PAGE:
December 8, 2020

Alan W. King


When security escorts a woman
back to the register, you hear
other shoppers whispering
their speculations—the alarm’s

tone before plainclothes officers
flank her at the door, their hands
beckoning to come with them.
And does it matter that

you both are among the few
African Americans in a department
store that once forced Blacks
to shop in the basement, and where

Jim Crow banned your elders from
the dressing rooms? Can all
the civil rights marches and integration
keep you from flinching

at how one of your own
is handled—the officers
jerking their suspect around,
the woman shouting

for them to take their hands
off her. And afterwards,
will anything make this right
again—the gift cards

or the cashier’s apology
after waving the receipt,
explaining she forgot to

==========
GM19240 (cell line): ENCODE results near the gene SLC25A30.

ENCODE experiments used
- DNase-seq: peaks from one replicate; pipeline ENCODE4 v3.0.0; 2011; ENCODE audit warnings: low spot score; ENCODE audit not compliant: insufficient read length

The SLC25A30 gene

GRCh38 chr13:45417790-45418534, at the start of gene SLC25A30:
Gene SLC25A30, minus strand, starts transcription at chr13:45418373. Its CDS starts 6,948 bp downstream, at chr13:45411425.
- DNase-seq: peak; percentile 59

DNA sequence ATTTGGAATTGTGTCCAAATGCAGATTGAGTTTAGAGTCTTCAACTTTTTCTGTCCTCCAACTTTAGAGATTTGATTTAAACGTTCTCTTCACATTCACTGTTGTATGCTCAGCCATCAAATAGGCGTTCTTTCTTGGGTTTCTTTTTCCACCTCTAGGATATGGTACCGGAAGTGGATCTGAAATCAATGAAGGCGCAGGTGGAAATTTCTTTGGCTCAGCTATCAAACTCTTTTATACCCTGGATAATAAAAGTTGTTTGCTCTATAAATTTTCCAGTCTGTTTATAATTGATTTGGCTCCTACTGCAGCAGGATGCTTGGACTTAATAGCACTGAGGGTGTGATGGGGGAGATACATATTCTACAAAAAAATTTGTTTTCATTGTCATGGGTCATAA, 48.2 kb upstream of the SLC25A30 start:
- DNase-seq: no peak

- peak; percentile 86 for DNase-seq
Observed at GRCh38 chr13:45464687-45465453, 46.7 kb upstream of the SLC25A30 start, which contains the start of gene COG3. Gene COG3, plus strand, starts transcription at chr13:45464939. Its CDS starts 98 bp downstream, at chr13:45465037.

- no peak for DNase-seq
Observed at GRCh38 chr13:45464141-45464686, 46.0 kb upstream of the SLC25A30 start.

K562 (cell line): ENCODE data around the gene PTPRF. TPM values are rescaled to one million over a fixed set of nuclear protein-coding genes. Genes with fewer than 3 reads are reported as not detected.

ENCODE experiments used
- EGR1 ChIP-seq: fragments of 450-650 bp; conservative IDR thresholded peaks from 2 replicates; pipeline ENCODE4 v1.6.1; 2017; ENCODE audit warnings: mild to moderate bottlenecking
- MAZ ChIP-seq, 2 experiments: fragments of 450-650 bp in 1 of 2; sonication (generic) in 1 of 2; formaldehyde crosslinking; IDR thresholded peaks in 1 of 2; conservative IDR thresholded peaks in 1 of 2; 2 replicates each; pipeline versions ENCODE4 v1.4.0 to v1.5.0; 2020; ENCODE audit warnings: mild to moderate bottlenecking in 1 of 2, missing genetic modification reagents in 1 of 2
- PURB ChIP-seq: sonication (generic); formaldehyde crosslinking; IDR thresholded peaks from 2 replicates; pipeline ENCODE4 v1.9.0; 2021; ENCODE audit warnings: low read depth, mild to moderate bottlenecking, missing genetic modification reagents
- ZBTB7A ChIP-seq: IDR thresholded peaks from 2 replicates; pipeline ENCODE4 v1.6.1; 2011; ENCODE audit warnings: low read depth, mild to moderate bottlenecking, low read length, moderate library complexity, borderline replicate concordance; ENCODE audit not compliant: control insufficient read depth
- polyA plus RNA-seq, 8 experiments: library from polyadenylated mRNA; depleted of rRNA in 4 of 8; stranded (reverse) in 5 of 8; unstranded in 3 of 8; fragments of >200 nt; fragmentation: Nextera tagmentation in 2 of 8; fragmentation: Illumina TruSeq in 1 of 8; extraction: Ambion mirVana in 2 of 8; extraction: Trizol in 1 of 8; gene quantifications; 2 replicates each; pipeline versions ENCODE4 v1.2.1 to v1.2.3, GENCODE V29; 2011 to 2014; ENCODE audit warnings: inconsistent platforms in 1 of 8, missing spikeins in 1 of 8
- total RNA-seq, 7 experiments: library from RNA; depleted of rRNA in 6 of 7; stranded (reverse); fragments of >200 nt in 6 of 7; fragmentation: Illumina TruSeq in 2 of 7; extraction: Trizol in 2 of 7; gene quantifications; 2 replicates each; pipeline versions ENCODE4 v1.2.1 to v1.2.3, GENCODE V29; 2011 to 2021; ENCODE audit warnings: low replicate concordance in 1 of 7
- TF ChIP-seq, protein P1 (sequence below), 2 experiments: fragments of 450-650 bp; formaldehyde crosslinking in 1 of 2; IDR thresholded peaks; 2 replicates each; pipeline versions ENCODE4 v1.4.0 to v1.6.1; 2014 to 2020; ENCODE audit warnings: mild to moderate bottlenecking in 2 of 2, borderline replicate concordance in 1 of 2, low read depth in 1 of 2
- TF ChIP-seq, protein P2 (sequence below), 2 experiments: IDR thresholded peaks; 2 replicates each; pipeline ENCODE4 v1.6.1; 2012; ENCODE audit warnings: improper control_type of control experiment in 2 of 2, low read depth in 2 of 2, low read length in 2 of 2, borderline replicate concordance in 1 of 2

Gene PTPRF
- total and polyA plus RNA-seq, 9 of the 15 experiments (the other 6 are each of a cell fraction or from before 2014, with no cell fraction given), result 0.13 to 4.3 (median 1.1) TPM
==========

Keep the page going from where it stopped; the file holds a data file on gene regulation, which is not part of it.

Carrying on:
disarm the anti-theft device?

from Rattle #31, Summer 2009
Tribute to African American Poets


Alan W. King: “During the 40th anniversary of Dr. Martin Luther King, Jr.’s assassination, I interviewed several people who lived through the 1968 unrest in Baltimore. The unrest hit other cities—including Washington, D.C., and Detroit—but I was working on a news story for Baltimore as a reporter with the Afro-American newspaper. Even before the burning and looting of businesses, there was racial tension in the segregated city. While department stores like Kohl’s and Hecht’s allowed Blacks to shop there, they had to do so in the basement. They couldn’t even try on the clothes before they bought them because the dressing rooms were off-limits. I wrote ‘Chagrin’ after several people I interviewed, most of them over 60 years old, believed that the tension was a major catalyst.” (web)


Alan W. King is the guest on episode #70 of the Rattlecast! Click here to watch live …

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